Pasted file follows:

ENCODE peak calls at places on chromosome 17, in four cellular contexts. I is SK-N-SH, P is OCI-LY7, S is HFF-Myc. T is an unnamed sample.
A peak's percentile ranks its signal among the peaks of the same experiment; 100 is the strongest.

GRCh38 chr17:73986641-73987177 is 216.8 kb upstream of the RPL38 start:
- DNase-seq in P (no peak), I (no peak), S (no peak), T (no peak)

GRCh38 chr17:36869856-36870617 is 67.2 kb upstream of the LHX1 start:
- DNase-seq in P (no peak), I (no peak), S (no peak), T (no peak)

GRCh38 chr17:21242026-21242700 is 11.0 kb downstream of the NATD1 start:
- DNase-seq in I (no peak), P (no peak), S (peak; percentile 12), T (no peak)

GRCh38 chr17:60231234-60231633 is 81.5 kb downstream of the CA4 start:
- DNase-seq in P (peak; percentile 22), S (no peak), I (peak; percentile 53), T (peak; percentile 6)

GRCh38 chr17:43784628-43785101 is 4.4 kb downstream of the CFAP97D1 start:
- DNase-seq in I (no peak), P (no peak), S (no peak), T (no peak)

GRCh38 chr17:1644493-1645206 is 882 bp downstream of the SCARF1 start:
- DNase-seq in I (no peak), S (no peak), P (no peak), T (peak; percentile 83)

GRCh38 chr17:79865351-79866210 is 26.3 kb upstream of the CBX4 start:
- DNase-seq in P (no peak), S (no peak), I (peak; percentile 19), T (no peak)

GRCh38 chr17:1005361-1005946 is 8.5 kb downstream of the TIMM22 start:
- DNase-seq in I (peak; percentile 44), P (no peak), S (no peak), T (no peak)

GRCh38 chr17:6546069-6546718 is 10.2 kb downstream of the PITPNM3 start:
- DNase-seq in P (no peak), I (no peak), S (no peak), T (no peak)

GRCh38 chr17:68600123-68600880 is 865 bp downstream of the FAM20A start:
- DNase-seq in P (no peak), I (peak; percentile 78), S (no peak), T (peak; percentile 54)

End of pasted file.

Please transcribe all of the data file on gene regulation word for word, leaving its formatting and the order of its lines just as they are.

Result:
ENCODE peak calls at places on chromosome 17, in four cellular contexts. I is SK-N-SH, P is OCI-LY7, S is HFF-Myc. T is an unnamed sample.
A peak's percentile ranks its signal among the peaks of the same experiment; 100 is the strongest.

GRCh38 chr17:73986641-73987177 is 216.8 kb upstream of the RPL38 start:
- DNase-seq in P (no peak), I (no peak), S (no peak), T (no peak)

GRCh38 chr17:36869856-36870617 is 67.2 kb upstream of the LHX1 start:
- DNase-seq in P (no peak), I (no peak), S (no peak), T (no peak)

GRCh38 chr17:21242026-21242700 is 11.0 kb downstream of the NATD1 start:
- DNase-seq in I (no peak), P (no peak), S (peak; percentile 12), T (no peak)

GRCh38 chr17:60231234-60231633 is 81.5 kb downstream of the CA4 start:
- DNase-seq in P (peak; percentile 22), S (no peak), I (peak; percentile 53), T (peak; percentile 6)

GRCh38 chr17:43784628-43785101 is 4.4 kb downstream of the CFAP97D1 start:
- DNase-seq in I (no peak), P (no peak), S (no peak), T (no peak)

GRCh38 chr17:1644493-1645206 is 882 bp downstream of the SCARF1 start:
- DNase-seq in I (no peak), S (no peak), P (no peak), T (peak; percentile 83)

GRCh38 chr17:79865351-79866210 is 26.3 kb upstream of the CBX4 start:
- DNase-seq in P (no peak), S (no peak), I (peak; percentile 19), T (no peak)

GRCh38 chr17:1005361-1005946 is 8.5 kb downstream of the TIMM22 start:
- DNase-seq in I (peak; percentile 44), P (no peak), S (no peak), T (no peak)

GRCh38 chr17:6546069-6546718 is 10.2 kb downstream of the PITPNM3 start:
- DNase-seq in P (no peak), I (no peak), S (no peak), T (no peak)

GRCh38 chr17:68600123-68600880 is 865 bp downstream of the FAM20A start:
- DNase-seq in P (no peak), I (peak; percentile 78), S (no peak), T (peak; percentile 54)